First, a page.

So as I go into draft 2, which I have already completed, my series of questions and my “Why’s” were the main things at a high level I need make sure I am achieving between draft 1 and draft 2. These also help me identify problems and concerns. Between how I write and the complexity of the piece itself, this will bring up a range of problems I know will need to be carefully handled from draft to draft.
One of the biggest things I am worry about is burying the Sub plot to such an extent that it confuses the main plot, and readers don’t see what I am trying to say with the sub plot.
Personally, as a reader, I love to be challenged by what I am reading, and I love to analyze it. From theory crafting of where the story is going, the mysteries of the world, character past and their drives, and what the author is trying to say behind the story, their “why”. So I love when an author trust me as a reader, and does not tell me every piece of what is happening. So when an author fails to trust me and does not give me the opportunity to figure it out for myself, I tend to put the book down. There is a lot of complexity to both sides of this, but I will get back on topic. In short, my concern is because I know what I am trying to write and my audience is a reader like me, that I am going to hide my subplot too much that it’s going to ruin the piece. I have a problem burying the lead.
So draft 2 I have laid the plots bare more than I typically would, or so I think, and I have sent my piece off to my writing group. This will give me time apart from it, and I always get great feedback from them. Sometimes the feedback is on things I never thought/saw before that needed help, but they will help me with nailing this high-level problem before I start to dive in deeper with the piece.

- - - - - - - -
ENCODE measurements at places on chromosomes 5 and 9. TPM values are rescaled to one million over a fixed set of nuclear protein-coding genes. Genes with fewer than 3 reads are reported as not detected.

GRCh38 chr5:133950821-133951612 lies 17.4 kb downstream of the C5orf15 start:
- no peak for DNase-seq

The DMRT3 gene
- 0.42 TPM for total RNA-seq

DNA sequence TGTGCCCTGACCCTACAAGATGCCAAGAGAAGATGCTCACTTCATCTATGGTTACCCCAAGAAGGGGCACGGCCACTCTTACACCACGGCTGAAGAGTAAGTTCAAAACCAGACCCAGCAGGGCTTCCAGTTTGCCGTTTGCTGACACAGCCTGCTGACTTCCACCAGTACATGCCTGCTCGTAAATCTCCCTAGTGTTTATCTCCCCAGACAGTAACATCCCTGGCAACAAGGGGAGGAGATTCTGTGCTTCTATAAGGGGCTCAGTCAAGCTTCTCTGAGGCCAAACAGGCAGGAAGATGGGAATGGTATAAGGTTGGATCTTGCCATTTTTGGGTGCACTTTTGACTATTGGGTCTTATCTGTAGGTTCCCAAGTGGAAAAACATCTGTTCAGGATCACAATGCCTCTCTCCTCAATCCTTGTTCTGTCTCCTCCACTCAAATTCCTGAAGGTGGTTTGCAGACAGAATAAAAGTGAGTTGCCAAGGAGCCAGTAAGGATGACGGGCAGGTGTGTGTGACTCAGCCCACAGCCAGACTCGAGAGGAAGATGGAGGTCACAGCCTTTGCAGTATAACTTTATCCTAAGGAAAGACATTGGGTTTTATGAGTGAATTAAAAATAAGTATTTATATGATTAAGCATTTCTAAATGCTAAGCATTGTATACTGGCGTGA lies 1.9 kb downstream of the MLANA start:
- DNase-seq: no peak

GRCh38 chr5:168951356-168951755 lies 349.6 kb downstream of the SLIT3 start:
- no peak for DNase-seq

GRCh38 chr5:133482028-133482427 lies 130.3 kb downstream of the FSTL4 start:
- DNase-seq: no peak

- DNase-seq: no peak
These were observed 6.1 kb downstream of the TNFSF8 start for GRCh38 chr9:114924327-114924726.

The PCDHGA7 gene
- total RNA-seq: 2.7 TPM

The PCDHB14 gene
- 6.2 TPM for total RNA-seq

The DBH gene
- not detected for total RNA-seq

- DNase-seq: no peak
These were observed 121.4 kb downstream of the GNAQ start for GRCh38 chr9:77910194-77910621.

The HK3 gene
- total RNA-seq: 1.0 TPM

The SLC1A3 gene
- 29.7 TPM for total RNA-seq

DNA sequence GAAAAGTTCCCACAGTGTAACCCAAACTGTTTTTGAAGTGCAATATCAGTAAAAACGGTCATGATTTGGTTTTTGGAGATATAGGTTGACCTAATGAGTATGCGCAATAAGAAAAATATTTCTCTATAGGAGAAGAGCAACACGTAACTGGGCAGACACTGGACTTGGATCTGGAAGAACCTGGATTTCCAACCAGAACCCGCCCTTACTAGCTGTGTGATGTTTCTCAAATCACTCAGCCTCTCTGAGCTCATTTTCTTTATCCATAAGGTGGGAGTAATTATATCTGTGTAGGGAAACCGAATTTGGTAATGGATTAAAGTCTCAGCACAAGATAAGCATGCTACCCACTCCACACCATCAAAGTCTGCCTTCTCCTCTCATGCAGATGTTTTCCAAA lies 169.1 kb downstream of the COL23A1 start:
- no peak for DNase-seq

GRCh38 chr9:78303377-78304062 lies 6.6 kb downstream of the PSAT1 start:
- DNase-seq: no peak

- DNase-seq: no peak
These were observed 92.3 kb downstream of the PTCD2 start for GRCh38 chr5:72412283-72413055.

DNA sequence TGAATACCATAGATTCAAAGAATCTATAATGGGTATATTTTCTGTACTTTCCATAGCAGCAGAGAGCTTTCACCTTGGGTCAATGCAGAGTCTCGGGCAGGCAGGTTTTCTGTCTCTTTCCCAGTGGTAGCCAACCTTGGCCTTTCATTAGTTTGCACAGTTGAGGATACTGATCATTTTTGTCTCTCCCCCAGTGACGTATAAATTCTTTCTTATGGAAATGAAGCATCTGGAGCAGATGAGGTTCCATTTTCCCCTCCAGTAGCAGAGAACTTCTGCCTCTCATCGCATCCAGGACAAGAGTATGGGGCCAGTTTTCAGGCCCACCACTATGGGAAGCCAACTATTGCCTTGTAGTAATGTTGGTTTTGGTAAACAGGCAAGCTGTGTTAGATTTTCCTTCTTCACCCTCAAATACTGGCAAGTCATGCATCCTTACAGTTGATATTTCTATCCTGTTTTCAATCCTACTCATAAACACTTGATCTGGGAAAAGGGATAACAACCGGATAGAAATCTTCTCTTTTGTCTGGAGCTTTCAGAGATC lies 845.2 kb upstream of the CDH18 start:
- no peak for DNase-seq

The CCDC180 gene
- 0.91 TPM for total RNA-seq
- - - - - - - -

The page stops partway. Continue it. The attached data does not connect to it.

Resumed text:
A new idea…
So my vacation was in Europe, which has led to plenty of random one lines and ideas written down. One idea grabs me. Many of my ideas that come to me often start with a pivotal scene. But this was more of a concept that I seem to keep encountering in my life more and more, my brain constantly making every connection it can to the idea.
So I know my setting, mediaeval. The story's focus will be on a character’s internal conflict, something weighing on their mind. The genre I am unsure of, but like one of my favorite music genre, alternative, it will be a mix of things. I don’t think it’s Fantasy, as much as may be Supernatural, or as all my research wants to call it, Magical Realism. I seem to be running into this a lot as a genre of my recent writing. But it will have horror, potentially cosmic horror, for sure the psychological elements of the sub-genre. My theme is clear, claustrophobia. That is the most important thing at this stage, which builds into the next most important thing. What I want to talk about is the piece (“Why”), which is closely aligned. For now, that is my secret.
Talking on “Why’s” I also want the character to be a knight talking about the horror of battle, the press of being in the middle of things out of your control and the pressure it puts on you. The scars that remain. The PTSD that comes from it. This then leads me to my goal for the piece. While I want to talk about this, I want to keep this a straight forward and to the point project. In my mind, this topic and theme, while deep and full of nuances, best feels in a short medium to keep it to the point. Right now, 1,000-2,000 words feel about right. These build to a scene in my mind, revolving around the idea that started all this, which I am very excited for as it takes more shape. I feel like I am almost ready to write this. Another few weeks of letting the ideas sit and I think I will be ready for a rough draft session.
Writing about this idea was super insightful for myself, and while writing about it here was all over the place, hopefully it’s insightful of how some of my brainstorming works when I sit down to write. Some things I talked about above I never consciously thought about, so helpful! Thank you for that.